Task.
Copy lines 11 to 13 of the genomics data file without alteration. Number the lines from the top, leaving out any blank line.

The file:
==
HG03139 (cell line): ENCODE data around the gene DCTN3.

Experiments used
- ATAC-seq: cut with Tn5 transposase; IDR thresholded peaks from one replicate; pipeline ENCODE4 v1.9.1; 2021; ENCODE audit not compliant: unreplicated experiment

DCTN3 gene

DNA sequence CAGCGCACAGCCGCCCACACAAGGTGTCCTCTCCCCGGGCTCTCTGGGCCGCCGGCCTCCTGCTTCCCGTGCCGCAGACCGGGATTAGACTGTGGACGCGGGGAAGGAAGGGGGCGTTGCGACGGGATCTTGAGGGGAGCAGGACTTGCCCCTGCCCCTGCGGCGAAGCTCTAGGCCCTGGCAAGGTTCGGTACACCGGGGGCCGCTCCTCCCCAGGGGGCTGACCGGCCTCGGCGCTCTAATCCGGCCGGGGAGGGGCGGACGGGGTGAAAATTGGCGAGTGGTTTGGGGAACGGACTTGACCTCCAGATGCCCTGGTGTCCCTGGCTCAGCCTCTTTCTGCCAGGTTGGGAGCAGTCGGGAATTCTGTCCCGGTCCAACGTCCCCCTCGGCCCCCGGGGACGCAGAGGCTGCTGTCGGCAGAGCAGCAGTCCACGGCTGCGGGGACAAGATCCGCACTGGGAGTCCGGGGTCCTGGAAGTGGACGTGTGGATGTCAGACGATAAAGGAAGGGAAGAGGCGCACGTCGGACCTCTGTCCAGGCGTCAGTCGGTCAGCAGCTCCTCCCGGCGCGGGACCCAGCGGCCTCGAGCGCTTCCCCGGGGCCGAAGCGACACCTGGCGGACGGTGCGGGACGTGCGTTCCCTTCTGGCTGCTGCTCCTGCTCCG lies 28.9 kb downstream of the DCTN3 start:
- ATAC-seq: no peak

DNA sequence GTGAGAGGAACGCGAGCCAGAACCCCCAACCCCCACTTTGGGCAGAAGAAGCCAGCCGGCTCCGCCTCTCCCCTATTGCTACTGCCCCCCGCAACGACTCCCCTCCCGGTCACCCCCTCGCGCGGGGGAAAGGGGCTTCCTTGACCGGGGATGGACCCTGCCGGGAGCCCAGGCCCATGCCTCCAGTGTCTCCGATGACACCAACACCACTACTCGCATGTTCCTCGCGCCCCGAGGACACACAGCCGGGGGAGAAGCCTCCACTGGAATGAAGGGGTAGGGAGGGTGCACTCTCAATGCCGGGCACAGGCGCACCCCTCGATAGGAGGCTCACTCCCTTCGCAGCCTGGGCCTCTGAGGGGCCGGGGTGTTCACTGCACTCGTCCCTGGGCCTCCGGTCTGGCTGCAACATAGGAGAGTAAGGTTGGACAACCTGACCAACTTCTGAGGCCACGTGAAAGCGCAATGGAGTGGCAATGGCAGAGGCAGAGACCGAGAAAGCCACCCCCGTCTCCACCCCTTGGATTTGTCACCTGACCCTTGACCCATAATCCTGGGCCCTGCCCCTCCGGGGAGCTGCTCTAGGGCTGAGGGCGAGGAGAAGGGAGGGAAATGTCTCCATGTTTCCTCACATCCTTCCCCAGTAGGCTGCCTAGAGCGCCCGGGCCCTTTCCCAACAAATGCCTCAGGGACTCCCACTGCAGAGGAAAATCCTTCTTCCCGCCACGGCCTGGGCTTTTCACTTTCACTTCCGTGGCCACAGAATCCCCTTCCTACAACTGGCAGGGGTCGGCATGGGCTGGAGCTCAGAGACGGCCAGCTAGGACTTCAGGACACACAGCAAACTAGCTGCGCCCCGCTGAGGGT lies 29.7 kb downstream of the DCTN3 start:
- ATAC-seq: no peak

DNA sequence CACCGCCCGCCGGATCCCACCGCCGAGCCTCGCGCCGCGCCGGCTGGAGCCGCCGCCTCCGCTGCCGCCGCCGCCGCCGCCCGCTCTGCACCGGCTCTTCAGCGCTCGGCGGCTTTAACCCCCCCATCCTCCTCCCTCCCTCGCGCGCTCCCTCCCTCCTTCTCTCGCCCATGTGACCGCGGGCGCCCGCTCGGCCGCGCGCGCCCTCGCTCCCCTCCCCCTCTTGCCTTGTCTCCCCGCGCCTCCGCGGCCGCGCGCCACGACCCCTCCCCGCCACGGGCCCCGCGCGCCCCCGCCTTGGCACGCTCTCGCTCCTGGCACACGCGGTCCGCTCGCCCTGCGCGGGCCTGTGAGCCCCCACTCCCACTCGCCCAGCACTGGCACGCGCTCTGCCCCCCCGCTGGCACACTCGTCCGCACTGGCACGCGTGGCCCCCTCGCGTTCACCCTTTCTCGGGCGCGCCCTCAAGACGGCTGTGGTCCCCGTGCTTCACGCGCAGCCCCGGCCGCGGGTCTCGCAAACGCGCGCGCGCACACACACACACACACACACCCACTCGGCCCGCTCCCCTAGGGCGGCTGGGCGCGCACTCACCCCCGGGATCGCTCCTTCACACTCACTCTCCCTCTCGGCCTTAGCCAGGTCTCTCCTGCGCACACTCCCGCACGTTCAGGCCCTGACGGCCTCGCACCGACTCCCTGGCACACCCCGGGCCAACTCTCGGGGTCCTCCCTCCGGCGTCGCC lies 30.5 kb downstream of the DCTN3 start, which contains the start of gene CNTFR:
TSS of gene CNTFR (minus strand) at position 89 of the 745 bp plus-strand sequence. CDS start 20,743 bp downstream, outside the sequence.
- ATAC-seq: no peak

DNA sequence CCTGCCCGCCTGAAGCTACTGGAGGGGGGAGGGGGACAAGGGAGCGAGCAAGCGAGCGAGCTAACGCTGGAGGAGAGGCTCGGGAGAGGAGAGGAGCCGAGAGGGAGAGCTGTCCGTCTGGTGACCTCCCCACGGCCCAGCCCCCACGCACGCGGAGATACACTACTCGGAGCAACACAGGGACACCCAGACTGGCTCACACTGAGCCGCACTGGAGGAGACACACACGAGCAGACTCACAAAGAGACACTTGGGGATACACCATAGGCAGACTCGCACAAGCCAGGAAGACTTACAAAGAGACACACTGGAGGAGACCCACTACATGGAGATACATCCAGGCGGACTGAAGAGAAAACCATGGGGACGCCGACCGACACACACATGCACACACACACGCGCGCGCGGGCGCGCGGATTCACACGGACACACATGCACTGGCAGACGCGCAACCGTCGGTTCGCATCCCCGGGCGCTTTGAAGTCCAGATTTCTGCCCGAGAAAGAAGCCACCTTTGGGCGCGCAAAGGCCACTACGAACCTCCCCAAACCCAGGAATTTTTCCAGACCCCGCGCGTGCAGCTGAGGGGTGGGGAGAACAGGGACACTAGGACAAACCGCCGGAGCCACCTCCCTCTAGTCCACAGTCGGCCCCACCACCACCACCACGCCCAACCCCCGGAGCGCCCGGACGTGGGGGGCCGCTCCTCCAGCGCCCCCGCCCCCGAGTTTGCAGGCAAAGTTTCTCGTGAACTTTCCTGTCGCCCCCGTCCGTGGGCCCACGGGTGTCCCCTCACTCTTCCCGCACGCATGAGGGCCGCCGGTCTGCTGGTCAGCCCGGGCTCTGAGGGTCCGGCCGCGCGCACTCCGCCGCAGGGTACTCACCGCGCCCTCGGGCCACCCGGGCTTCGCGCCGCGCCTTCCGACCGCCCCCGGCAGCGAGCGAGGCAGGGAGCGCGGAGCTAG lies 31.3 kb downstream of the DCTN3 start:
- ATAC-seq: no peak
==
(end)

- ATAC-seq: no peak

DNA sequence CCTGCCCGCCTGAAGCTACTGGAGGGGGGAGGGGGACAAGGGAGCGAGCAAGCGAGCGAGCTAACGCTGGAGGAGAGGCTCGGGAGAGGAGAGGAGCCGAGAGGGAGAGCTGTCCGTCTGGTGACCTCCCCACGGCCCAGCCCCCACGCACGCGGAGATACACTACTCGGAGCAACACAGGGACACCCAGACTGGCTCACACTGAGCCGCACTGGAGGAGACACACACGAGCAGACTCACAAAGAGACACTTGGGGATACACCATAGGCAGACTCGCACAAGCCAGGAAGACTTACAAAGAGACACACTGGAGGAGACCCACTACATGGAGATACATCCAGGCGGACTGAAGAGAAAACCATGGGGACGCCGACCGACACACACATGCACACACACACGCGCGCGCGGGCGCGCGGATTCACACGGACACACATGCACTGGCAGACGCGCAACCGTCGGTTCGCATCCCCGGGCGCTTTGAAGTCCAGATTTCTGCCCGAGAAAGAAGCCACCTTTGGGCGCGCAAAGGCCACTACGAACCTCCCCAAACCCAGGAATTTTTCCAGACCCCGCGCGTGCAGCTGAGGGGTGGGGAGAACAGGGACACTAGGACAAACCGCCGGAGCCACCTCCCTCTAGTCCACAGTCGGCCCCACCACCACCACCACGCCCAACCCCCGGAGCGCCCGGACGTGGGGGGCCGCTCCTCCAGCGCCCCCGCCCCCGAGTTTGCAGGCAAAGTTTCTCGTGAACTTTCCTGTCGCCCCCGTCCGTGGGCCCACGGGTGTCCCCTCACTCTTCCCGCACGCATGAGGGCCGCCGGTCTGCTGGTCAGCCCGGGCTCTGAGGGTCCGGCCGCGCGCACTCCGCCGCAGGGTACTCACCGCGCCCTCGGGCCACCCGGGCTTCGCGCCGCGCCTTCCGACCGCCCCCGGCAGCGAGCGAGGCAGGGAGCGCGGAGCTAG lies 31.3 kb downstream of the DCTN3 start:
- ATAC-seq: no peak